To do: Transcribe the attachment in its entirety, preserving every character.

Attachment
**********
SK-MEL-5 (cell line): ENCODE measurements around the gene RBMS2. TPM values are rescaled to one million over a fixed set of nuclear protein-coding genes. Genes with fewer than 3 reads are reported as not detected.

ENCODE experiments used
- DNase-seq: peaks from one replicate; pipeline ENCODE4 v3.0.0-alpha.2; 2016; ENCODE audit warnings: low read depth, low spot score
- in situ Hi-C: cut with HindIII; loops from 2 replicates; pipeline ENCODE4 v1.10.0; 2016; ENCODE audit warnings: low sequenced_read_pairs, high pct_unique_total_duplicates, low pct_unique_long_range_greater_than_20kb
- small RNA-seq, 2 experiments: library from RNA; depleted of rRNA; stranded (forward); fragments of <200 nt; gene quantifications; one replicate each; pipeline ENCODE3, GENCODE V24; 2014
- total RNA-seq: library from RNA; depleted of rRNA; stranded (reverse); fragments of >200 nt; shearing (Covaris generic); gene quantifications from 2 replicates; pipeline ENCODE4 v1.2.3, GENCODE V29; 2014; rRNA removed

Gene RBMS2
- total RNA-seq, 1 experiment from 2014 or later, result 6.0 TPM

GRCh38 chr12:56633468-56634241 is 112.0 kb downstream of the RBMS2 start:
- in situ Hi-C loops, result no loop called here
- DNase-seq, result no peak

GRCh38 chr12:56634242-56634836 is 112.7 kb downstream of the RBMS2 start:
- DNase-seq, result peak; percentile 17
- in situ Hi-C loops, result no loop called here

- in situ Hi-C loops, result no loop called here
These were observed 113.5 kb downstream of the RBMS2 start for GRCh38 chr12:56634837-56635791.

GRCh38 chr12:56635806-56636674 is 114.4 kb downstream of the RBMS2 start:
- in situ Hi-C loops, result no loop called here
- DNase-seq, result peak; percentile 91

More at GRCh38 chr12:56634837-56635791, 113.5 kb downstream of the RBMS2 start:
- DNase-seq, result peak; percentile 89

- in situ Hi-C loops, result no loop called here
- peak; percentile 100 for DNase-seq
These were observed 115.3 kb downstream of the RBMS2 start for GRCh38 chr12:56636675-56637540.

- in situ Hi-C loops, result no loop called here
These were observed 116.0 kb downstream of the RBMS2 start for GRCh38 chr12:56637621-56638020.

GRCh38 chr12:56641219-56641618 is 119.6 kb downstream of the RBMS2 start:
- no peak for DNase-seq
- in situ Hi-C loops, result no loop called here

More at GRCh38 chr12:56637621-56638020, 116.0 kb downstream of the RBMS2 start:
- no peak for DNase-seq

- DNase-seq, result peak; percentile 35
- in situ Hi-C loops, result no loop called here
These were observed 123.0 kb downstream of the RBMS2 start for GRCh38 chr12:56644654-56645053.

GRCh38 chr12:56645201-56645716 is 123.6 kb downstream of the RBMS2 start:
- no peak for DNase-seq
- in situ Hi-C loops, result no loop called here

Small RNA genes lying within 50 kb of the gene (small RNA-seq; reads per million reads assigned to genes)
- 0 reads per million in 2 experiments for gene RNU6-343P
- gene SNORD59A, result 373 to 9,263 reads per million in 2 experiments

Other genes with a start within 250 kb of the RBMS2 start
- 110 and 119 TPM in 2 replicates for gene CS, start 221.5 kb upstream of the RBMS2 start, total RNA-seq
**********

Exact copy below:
SK-MEL-5 (cell line): ENCODE measurements around the gene RBMS2. TPM values are rescaled to one million over a fixed set of nuclear protein-coding genes. Genes with fewer than 3 reads are reported as not detected.

ENCODE experiments used
- DNase-seq: peaks from one replicate; pipeline ENCODE4 v3.0.0-alpha.2; 2016; ENCODE audit warnings: low read depth, low spot score
- in situ Hi-C: cut with HindIII; loops from 2 replicates; pipeline ENCODE4 v1.10.0; 2016; ENCODE audit warnings: low sequenced_read_pairs, high pct_unique_total_duplicates, low pct_unique_long_range_greater_than_20kb
- small RNA-seq, 2 experiments: library from RNA; depleted of rRNA; stranded (forward); fragments of <200 nt; gene quantifications; one replicate each; pipeline ENCODE3, GENCODE V24; 2014
- total RNA-seq: library from RNA; depleted of rRNA; stranded (reverse); fragments of >200 nt; shearing (Covaris generic); gene quantifications from 2 replicates; pipeline ENCODE4 v1.2.3, GENCODE V29; 2014; rRNA removed

Gene RBMS2
- total RNA-seq, 1 experiment from 2014 or later, result 6.0 TPM

GRCh38 chr12:56633468-56634241 is 112.0 kb downstream of the RBMS2 start:
- in situ Hi-C loops, result no loop called here
- DNase-seq, result no peak

GRCh38 chr12:56634242-56634836 is 112.7 kb downstream of the RBMS2 start:
- DNase-seq, result peak; percentile 17
- in situ Hi-C loops, result no loop called here

- in situ Hi-C loops, result no loop called here
These were observed 113.5 kb downstream of the RBMS2 start for GRCh38 chr12:56634837-56635791.

GRCh38 chr12:56635806-56636674 is 114.4 kb downstream of the RBMS2 start:
- in situ Hi-C loops, result no loop called here
- DNase-seq, result peak; percentile 91

More at GRCh38 chr12:56634837-56635791, 113.5 kb downstream of the RBMS2 start:
- DNase-seq, result peak; percentile 89

- in situ Hi-C loops, result no loop called here
- peak; percentile 100 for DNase-seq
These were observed 115.3 kb downstream of the RBMS2 start for GRCh38 chr12:56636675-56637540.

- in situ Hi-C loops, result no loop called here
These were observed 116.0 kb downstream of the RBMS2 start for GRCh38 chr12:56637621-56638020.

GRCh38 chr12:56641219-56641618 is 119.6 kb downstream of the RBMS2 start:
- no peak for DNase-seq
- in situ Hi-C loops, result no loop called here

More at GRCh38 chr12:56637621-56638020, 116.0 kb downstream of the RBMS2 start:
- no peak for DNase-seq

- DNase-seq, result peak; percentile 35
- in situ Hi-C loops, result no loop called here
These were observed 123.0 kb downstream of the RBMS2 start for GRCh38 chr12:56644654-56645053.

GRCh38 chr12:56645201-56645716 is 123.6 kb downstream of the RBMS2 start:
- no peak for DNase-seq
- in situ Hi-C loops, result no loop called here

Small RNA genes lying within 50 kb of the gene (small RNA-seq; reads per million reads assigned to genes)
- 0 reads per million in 2 experiments for gene RNU6-343P
- gene SNORD59A, result 373 to 9,263 reads per million in 2 experiments

Other genes with a start within 250 kb of the RBMS2 start
- 110 and 119 TPM in 2 replicates for gene CS, start 221.5 kb upstream of the RBMS2 start, total RNA-seq